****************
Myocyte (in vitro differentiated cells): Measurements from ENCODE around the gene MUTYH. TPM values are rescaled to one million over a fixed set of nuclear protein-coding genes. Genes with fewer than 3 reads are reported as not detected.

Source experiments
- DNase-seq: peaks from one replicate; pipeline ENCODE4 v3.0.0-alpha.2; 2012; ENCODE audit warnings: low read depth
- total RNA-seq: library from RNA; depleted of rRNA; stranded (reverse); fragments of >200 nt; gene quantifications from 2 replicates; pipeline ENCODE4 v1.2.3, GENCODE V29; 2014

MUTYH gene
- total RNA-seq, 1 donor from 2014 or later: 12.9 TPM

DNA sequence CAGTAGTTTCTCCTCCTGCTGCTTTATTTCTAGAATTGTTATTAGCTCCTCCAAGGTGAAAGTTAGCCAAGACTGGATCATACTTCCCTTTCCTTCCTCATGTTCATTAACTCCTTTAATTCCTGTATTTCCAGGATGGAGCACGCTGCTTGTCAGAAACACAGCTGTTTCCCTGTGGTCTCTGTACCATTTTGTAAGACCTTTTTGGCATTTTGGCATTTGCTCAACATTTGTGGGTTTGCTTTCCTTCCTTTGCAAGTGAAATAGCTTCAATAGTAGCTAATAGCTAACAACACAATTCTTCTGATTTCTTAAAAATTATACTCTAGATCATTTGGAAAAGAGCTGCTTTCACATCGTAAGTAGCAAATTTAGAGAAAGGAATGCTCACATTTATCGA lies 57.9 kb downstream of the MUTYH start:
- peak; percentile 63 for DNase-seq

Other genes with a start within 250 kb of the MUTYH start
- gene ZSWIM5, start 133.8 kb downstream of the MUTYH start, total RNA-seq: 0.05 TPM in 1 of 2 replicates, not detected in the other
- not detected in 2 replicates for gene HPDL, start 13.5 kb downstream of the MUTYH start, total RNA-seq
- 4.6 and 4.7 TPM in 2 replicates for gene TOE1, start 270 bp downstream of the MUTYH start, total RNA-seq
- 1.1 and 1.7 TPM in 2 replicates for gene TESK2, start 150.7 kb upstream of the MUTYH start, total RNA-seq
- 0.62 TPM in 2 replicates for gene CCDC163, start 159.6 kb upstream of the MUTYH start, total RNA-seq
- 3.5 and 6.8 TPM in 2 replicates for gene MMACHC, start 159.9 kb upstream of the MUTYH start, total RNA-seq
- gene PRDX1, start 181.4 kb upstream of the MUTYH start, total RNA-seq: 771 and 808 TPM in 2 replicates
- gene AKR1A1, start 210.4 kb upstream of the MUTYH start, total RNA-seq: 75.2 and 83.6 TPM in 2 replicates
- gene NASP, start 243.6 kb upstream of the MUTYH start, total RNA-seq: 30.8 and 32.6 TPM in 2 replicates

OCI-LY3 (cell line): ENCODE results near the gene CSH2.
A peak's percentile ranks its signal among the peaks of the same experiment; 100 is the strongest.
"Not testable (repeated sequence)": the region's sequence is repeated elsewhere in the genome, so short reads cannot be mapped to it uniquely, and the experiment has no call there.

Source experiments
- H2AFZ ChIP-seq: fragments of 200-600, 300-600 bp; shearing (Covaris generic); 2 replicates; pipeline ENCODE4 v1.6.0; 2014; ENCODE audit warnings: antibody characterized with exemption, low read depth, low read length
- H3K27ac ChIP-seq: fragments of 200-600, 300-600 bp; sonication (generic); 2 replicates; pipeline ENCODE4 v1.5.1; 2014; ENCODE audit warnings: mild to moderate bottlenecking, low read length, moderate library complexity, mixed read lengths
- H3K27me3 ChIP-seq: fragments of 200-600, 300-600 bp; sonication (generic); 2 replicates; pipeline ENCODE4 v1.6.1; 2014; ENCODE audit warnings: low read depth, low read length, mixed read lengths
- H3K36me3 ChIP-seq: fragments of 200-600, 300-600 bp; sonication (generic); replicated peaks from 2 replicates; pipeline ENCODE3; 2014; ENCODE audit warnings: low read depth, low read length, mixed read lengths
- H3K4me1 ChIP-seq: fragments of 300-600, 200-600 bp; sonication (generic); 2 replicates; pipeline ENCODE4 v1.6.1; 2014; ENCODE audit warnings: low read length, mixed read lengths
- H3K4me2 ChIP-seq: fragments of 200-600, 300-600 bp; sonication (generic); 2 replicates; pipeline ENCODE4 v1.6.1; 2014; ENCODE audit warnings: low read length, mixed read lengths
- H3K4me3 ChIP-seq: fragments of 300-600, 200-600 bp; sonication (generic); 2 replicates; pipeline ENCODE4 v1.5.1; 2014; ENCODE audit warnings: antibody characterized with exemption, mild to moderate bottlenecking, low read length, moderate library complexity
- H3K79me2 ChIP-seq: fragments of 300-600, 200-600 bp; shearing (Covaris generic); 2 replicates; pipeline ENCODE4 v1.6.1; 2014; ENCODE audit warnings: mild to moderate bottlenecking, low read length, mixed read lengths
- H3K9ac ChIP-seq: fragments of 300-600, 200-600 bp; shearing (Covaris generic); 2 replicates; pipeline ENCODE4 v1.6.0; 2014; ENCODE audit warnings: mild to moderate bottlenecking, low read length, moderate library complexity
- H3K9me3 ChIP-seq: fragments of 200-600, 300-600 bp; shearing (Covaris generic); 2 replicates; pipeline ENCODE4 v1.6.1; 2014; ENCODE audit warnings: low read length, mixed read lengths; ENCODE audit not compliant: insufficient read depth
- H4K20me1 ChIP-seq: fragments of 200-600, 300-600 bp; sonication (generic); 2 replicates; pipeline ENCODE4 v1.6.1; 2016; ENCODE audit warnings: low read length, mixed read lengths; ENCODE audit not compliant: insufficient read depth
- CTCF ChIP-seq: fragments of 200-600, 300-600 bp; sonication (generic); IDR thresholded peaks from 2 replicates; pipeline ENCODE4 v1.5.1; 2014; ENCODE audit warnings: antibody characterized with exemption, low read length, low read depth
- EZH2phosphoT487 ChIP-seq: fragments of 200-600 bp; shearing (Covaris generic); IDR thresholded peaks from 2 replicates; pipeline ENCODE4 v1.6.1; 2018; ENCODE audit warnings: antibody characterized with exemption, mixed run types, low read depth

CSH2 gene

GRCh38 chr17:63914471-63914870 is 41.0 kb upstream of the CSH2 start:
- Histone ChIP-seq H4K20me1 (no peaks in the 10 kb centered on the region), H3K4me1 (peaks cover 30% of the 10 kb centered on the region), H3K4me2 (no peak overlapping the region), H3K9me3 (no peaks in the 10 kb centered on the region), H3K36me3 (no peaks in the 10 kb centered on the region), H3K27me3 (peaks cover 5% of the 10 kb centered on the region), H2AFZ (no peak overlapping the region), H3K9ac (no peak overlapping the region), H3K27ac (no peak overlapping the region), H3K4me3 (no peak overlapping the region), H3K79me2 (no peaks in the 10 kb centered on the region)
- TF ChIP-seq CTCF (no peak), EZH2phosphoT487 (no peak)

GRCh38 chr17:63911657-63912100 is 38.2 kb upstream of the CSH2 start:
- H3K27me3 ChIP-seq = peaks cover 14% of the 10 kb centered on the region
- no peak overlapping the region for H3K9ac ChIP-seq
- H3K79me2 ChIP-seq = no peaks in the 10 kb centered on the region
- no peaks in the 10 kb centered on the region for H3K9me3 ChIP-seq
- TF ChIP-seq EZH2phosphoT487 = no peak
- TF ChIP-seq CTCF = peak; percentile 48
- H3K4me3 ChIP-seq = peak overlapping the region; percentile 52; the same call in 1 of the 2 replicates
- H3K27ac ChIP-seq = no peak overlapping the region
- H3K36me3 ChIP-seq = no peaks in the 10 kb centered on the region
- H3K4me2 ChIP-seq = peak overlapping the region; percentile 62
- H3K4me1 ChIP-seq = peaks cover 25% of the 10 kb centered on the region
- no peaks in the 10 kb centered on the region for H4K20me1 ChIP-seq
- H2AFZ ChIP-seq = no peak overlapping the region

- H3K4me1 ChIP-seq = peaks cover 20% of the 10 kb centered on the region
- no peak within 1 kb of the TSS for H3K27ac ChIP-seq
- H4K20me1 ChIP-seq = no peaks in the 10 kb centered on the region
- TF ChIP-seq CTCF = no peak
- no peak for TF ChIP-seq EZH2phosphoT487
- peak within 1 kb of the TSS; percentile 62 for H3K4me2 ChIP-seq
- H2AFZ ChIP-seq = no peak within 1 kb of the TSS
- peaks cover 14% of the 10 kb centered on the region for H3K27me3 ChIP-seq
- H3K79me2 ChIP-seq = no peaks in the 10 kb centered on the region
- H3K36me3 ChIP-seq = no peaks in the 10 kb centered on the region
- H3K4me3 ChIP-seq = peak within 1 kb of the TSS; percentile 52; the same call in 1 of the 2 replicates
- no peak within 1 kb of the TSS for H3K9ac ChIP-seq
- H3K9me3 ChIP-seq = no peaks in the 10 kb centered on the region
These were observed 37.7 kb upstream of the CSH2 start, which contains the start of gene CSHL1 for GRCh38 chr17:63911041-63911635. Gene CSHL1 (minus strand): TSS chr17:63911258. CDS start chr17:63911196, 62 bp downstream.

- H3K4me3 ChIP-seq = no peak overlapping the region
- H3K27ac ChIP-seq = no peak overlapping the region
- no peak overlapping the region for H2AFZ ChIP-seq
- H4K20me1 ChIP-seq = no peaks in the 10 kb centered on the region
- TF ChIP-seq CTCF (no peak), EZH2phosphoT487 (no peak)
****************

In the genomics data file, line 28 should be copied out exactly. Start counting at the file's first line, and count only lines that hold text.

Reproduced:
- H3K4me2 ChIP-seq: fragments of 200-600, 300-600 bp; sonication (generic); 2 replicates; pipeline ENCODE4 v1.6.1; 2014; ENCODE audit warnings: low read length, mixed read lengths